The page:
However after reading you idea about placing the rads on their side it occures to me that I may be able to make the side open toward the bottom (ummm, similar to an oven door I guess). I think that this just might work out better in the end. Either way I go the door on the rad side must remain attached to the case for the tubing connections. I will probably go with a removable side on the Mobo side of the case though.

I need the DVD drive at the top because the case will be sitting on the floor, it is more so I can access it while sitting in my office chair then anything. It shouldn't be blocking anything because the case does not really open on top like I have it in the pics, that was only done to show you guys everything together and also because moving the sides away would have been a lot more work. The case will actually open on the side so the DVD drive will be in a similar position that it is in a normal case.

I touched on the gull wing thing a bit, I will go removable side on the Mobo side of the case but the other side it must remain attached in some fashion for the tubes, I will probably move away from the gull wing design and have it open toward the bottom (door opens from the top and lays down on the floor). It isn't "ideal" but I should not have to access that side of the case a great deal anyway (mostly only to drain the loop for what ever reason or if I need to get to the PSU and if the HDDs stay on that side). Anyway, it may be an inconvenience but it is necessary.

As for the case materials. As I said, I am not as concerned with size or weight so much. It will be on wheels so moving it around a little will be easy enough, I doubt I will have to lift it much at all but even then it would need to weigh a good bit to be a problem (part of my job is moving heavy things, I doubt this will weigh nearly as much as what I deal with at work).

Anyway, yes the frame will be solid wood. Meaning that the top, bottom, front ,and back will be solid wood. The center divider could be any number of things, I may go with a thinner panel there, however at this point it is also by design going to bring a good deal of rigidity to the case so may end up being solid wood too. The wood won't be as thick as what the model leads one to believe. The sides will probably be acrylic framed in wood (think picture frame or window frame). Also a good bit of wood will end up being removed for the grills. I am expecting this thing to be quite heavy though.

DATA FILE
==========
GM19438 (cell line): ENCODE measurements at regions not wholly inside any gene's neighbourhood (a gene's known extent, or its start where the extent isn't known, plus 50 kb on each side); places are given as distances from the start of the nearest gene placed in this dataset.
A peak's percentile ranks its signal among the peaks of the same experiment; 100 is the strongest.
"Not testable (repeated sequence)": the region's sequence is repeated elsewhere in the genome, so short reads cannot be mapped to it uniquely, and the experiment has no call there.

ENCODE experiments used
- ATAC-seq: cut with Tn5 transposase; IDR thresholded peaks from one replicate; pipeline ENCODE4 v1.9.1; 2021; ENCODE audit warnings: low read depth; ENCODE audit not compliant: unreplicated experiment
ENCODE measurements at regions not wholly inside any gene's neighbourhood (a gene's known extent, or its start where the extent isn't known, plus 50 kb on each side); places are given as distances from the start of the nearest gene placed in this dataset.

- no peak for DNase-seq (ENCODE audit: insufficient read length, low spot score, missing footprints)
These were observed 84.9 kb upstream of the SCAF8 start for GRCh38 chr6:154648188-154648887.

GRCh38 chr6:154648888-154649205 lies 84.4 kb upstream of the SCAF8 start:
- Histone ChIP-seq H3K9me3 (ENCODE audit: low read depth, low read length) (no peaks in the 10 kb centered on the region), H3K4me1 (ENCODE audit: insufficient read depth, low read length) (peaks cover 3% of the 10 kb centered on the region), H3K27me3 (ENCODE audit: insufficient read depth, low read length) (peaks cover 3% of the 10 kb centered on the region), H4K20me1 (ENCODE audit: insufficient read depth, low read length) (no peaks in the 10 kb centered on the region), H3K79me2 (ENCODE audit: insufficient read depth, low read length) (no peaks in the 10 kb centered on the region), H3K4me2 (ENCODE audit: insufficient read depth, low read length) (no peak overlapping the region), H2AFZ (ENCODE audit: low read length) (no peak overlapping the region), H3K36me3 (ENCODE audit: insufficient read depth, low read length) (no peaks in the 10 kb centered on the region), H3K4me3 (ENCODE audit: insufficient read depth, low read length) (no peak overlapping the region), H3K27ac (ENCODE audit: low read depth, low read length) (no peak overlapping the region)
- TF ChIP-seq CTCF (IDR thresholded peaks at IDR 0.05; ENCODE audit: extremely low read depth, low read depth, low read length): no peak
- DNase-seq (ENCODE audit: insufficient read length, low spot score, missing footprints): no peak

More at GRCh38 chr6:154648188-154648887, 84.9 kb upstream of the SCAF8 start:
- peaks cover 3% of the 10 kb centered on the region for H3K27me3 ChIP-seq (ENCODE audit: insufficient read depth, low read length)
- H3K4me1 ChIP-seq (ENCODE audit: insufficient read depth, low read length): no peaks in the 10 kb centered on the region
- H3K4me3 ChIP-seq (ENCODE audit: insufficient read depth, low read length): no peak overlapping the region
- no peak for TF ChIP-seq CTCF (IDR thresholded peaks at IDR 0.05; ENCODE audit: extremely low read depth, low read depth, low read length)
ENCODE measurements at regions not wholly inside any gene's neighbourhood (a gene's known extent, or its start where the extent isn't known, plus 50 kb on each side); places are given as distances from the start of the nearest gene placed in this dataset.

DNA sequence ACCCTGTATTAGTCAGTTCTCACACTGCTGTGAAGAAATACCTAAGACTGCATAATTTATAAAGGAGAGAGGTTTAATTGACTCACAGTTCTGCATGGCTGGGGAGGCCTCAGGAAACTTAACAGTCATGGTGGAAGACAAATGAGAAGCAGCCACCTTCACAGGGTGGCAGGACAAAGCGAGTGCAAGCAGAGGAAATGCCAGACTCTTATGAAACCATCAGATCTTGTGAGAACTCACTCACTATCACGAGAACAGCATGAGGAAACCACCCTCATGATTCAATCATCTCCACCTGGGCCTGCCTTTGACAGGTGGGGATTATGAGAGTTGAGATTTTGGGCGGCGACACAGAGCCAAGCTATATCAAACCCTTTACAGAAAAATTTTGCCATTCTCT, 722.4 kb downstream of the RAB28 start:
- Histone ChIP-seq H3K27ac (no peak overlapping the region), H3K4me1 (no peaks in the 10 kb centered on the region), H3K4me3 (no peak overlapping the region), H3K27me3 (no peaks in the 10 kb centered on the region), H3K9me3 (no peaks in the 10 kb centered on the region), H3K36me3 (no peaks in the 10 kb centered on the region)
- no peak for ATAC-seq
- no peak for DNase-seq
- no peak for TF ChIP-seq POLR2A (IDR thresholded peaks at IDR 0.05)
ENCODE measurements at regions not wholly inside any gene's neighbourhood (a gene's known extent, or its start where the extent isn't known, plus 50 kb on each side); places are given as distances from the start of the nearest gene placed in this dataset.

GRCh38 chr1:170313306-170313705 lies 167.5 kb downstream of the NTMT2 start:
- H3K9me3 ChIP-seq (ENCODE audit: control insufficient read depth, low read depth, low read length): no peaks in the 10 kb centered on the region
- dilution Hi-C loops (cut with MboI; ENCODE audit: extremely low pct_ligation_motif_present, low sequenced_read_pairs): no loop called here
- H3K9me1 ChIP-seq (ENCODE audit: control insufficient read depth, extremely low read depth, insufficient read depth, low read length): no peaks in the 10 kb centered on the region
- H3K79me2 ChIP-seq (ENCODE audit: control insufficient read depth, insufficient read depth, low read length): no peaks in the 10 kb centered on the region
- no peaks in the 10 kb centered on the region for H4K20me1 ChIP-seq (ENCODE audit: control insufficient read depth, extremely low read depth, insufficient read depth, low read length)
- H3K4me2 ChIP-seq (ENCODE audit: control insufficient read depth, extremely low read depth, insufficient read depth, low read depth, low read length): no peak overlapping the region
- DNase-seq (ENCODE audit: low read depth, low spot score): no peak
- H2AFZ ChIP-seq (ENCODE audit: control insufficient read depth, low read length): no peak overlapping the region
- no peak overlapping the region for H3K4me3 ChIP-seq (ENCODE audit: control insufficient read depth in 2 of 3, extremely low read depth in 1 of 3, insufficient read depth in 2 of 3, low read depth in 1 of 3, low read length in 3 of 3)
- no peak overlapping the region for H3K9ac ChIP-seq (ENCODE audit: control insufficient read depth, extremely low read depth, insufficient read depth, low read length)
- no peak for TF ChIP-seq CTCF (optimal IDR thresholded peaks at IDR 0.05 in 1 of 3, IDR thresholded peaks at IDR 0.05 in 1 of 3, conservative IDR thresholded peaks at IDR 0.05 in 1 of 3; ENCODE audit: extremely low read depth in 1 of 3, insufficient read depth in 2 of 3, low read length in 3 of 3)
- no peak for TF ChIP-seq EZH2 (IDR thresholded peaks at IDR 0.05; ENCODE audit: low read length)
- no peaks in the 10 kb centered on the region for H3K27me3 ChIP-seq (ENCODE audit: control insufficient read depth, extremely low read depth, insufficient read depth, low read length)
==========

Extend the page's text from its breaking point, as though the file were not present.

I plan to measure all of my wire lengths and tubing lengths and working out all of the routing ahead of time. Before I ever build the case I should have every measurement done and a full model put together (much better then the one here) using all of the actual measurements from the items used. I have learned from experience that it is important to work all of that out ahead of time.

Thank you for the advice and keep it coming. Help from an experienced case builder is always welcome.
 

voigts

Member
Joined
Feb 11, 2005
Location
Tennessee
Moving the hard drives will lengthen the cables needed a bit, but not by that much. As you said, it will however allow you to use really short SATA cables which is nice. I ordered SATA power end plugs from performance-pcs and made my own power cable that feeds all of my hard drives and DVD drive with just one cable. Doing that was worth ever cent as it really cut down on the SATA power cable clutter. I have one straight, neat cable feeding them all. I would highly recommend doing the same.

Can you put up something that has the sides angled down the way you are planning them to open? I am having a hard time visualizing the way that you are talking about them opening.

Even if weight is a non-issue, I would still recommend against MDF board. I realize you didn't mention you are going to use it, but please don't go through the trouble of making a nice wood case only to have to paint it.

I used 3/4" poplar on my current build and it has really worked well. On yours, you would have to glue boards together to get the width that you are after as even poplar only comes in 12" width (which is really 11 1/4"). Oak and select white pine (knot free) only come in 10" widths (actually 9 1/4") at Lowes and Home Depot.

I used 3/16" acrylic for the MB tray instead of wood as acrylic is just so much sturdier and doesn't warp. It works very well to use behind the MB. You may want to consider using that for the center divider.

Having the DVD drive on top of the hard drives will work fine if the access is from the side and not from the top as pictured. I thought you were opening it up from the top.

Google sketchup takes a bit to get the hang of, but once you figure out the quirks, it is really an amazing program, especially now that it is for free. The biggest quirk is that sometimes depending on the angle of view you have to type in your measurements to get them right. You also have to use inference points in order to get lines and shapes in the correct places. It is so easy to get corners where you think the lines are meeting only to find that they really don't.
 
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Yahira

Member
Joined
Dec 10, 2007
Don't worry, I wasn't planning to use MDF in any way. I am to big of a fan of using the woods natural beauty (meaning staining/varnishing wood instead of painting it).